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For any professional wrestling fan, WrestleMania week has become the busiest time of the year. While everyone is concerned about the big show, so much happens before, during and after WrestleMania that things often fall through the cracks. Here is a recap of some odds and ends from a wild week:
* What was interesting to me was how much feedback I got from my article on Sunday about WWE lying about the WrestleMania 33 attendance, claiming that 75,245 people attended the show on Sunday. Let me be very clear about this: This is not an opinion, it is a fact! WWE greatly inflated the number and I have no idea why people are so adamant that the WWE does not lie about these things; it was still a really big crowd so who cares? Vince McMahon himself admitted last year that the WrestleMania 32 attendance number of 101,763 was fake, joking that they got that number counting every employee, ticket-taker and usher in the building.
Let's put this to rest right now: In 2008 WWE ran WrestleMania 24 in the exact same building, and they claimed an attendance of 74,635 (also a worked number, but let's take it at face value for the sake of the argument). Since 2008, the Citrus Bowl (Camping World Stadium now) went through renovations that took out 5,000 seats in the arena, dropping the capacity down to 65,000 people. So the stadium lost 5,000 seats from the previous WrestleMania, yet somehow WWE drew more people? Now, people will claim that that number doesn't account into the number of seats that are on the field for an event like wrestling or a big concert, but people greatly overestimate the amount of extra seats that can fit on the actual field are, probably only about 5,000-7,000 seats at the maximum. While there may be seats on the field, regular sporting events do not have an enormous stage the reportedly blocked of 10,000+ seats from the arena.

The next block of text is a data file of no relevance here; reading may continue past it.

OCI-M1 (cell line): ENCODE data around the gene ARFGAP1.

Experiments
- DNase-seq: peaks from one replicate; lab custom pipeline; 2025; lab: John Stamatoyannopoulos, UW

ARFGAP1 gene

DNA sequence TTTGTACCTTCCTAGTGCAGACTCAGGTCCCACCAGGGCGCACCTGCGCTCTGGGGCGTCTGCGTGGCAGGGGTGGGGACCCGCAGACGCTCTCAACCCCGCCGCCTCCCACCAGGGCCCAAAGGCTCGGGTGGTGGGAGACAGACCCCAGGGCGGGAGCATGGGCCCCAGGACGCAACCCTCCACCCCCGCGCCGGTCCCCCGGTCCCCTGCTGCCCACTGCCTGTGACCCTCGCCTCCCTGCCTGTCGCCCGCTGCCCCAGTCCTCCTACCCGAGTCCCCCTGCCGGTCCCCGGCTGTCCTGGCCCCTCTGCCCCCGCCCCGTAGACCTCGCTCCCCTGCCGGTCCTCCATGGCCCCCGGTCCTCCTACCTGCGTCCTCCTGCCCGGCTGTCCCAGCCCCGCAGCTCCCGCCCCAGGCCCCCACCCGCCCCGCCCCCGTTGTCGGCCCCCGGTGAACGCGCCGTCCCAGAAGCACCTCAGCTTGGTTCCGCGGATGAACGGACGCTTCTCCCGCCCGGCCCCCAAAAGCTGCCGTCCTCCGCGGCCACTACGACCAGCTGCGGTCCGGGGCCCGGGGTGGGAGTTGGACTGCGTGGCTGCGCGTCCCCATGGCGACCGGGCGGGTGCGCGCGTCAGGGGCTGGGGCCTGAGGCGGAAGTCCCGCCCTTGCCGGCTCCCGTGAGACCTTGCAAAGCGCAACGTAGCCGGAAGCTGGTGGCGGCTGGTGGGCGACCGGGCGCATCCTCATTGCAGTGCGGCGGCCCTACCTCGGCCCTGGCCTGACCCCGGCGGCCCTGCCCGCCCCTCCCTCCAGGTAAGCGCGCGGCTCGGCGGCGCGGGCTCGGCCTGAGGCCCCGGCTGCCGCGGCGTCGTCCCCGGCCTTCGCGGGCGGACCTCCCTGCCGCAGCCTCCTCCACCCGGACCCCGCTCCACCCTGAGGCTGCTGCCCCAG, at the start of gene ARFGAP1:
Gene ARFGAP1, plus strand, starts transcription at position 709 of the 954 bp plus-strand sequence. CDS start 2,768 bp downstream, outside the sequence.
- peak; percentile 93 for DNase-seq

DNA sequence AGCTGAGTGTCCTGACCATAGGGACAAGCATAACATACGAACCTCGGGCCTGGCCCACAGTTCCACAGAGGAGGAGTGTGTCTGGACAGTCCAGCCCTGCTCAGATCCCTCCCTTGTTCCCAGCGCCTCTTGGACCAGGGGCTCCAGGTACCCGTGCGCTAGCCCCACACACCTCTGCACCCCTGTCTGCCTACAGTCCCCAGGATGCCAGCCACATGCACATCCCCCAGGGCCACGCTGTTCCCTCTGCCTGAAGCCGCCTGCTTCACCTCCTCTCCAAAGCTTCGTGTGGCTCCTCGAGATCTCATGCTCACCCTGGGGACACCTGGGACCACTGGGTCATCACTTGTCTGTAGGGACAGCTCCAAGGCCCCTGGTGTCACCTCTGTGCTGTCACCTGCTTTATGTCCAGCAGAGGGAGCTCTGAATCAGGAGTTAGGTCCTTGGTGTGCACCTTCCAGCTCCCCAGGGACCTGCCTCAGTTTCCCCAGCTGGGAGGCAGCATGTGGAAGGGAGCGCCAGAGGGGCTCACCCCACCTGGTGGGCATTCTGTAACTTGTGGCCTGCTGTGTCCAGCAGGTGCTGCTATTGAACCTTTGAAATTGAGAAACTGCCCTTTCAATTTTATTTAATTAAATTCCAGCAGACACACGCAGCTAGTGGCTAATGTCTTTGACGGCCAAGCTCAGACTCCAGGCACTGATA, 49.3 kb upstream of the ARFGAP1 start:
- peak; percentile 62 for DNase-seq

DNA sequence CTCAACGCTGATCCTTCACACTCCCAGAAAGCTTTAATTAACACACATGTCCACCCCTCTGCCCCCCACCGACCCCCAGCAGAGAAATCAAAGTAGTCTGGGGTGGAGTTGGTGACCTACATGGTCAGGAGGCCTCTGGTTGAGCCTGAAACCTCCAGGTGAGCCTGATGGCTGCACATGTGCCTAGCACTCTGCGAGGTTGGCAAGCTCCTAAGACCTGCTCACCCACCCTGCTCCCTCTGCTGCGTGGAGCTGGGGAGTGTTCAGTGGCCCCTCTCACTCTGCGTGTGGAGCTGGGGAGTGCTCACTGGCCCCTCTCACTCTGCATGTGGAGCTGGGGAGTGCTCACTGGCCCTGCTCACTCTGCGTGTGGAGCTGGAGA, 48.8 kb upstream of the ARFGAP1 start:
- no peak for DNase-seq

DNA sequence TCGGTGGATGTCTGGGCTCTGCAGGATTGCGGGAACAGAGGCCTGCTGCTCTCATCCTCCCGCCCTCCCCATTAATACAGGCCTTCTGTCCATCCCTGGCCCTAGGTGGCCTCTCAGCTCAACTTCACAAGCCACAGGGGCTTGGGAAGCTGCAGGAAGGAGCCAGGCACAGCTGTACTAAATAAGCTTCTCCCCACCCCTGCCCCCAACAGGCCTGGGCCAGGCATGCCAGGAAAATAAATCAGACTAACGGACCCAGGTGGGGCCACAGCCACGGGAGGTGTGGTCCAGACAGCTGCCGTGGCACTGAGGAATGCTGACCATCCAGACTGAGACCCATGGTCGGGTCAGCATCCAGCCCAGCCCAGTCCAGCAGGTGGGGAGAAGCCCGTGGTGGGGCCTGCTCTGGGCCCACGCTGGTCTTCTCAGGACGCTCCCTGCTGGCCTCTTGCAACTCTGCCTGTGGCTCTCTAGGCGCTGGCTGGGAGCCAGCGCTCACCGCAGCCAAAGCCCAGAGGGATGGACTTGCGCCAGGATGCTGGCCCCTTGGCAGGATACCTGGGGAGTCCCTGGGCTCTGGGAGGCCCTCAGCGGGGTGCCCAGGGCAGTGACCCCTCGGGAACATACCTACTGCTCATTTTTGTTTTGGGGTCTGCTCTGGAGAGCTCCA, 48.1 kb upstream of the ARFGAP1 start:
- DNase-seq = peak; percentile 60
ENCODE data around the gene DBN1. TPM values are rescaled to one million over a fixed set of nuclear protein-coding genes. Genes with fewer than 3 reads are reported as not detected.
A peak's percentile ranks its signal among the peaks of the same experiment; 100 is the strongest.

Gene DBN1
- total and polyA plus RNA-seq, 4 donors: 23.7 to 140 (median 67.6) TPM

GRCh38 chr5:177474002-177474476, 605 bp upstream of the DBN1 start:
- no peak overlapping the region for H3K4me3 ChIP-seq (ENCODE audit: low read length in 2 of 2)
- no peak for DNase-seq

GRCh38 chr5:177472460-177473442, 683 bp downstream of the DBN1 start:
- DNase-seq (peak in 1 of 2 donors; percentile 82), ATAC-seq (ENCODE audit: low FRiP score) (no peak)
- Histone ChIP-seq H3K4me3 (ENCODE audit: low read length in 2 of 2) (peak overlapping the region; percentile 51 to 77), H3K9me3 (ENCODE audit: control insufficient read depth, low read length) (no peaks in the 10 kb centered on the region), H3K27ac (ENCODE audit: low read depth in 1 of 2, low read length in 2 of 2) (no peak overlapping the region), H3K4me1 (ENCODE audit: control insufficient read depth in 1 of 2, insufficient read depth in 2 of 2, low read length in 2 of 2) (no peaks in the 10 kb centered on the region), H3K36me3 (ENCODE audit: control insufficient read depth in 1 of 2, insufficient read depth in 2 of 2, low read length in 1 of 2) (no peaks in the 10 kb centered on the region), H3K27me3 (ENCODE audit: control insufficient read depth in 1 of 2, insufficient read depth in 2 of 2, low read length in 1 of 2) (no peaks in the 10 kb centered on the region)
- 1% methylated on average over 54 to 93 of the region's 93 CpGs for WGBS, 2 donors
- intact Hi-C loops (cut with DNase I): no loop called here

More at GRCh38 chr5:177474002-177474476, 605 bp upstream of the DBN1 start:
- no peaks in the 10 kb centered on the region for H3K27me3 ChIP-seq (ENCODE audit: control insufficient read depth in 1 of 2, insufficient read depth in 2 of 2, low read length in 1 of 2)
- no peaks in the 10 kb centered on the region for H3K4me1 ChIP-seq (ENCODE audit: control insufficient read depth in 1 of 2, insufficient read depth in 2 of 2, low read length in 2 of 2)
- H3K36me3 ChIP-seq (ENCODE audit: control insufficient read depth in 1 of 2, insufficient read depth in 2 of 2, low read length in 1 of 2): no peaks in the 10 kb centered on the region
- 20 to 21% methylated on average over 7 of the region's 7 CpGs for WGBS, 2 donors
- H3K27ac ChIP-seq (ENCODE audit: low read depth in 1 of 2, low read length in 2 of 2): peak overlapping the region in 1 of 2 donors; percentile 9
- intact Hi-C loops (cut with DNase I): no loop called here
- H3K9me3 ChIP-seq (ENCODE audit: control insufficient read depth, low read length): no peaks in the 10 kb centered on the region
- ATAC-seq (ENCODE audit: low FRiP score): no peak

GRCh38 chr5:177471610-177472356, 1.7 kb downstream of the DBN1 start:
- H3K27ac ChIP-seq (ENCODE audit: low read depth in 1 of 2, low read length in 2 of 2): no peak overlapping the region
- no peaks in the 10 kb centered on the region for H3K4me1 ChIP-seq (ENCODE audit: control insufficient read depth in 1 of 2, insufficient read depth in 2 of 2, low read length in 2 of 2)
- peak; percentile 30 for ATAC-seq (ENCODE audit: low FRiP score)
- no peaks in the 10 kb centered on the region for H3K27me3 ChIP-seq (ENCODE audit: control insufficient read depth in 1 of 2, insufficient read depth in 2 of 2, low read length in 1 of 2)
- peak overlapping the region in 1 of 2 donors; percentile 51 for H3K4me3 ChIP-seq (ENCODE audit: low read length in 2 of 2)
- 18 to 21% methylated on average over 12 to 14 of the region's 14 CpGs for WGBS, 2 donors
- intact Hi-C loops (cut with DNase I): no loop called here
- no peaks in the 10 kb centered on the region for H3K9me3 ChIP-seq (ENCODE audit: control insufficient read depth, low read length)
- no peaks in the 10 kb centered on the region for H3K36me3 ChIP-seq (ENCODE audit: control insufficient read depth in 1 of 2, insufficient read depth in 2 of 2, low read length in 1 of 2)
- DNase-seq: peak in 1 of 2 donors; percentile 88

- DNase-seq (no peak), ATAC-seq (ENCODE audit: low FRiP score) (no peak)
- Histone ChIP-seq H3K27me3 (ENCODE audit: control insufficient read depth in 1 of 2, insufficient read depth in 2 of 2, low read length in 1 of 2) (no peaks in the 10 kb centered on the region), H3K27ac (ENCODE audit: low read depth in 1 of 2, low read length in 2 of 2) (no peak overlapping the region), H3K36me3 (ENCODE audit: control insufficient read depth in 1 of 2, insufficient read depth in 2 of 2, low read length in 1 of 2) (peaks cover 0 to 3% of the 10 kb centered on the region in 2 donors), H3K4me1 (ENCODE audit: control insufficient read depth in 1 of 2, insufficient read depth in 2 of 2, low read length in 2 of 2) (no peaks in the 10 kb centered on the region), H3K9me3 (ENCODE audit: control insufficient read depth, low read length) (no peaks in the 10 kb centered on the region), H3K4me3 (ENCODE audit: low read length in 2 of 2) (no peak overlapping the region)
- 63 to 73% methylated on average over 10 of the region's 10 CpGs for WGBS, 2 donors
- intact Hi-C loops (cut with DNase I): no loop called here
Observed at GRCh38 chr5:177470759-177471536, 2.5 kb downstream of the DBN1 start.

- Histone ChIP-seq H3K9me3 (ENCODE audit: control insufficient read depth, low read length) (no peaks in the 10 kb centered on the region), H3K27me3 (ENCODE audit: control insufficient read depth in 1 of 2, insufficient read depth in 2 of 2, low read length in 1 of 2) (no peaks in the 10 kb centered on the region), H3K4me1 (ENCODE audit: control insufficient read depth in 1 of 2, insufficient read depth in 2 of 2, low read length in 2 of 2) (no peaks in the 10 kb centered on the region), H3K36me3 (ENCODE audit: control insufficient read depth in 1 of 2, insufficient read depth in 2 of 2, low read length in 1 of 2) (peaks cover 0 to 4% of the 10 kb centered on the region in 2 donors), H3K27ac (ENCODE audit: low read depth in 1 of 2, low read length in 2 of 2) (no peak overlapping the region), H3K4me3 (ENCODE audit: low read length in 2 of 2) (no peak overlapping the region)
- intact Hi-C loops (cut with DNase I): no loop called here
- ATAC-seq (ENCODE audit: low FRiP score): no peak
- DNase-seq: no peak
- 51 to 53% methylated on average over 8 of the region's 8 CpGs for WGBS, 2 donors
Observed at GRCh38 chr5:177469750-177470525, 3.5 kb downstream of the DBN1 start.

According to Dave Meltzer, insiders in the ticket industry claimed that the set-up for the arena was for 60,000 people, although more seats could have been added during the last few days. I would think that with a capacity of 65,000 for normal sports, with over 10,000 seats unavailable because of the stage and about 6,000 seats on the field, the real attendance was probably around 61,000 people. The number WWE threw out at the actual show is laughably inaccurate, and anyone that does any research can figure that out.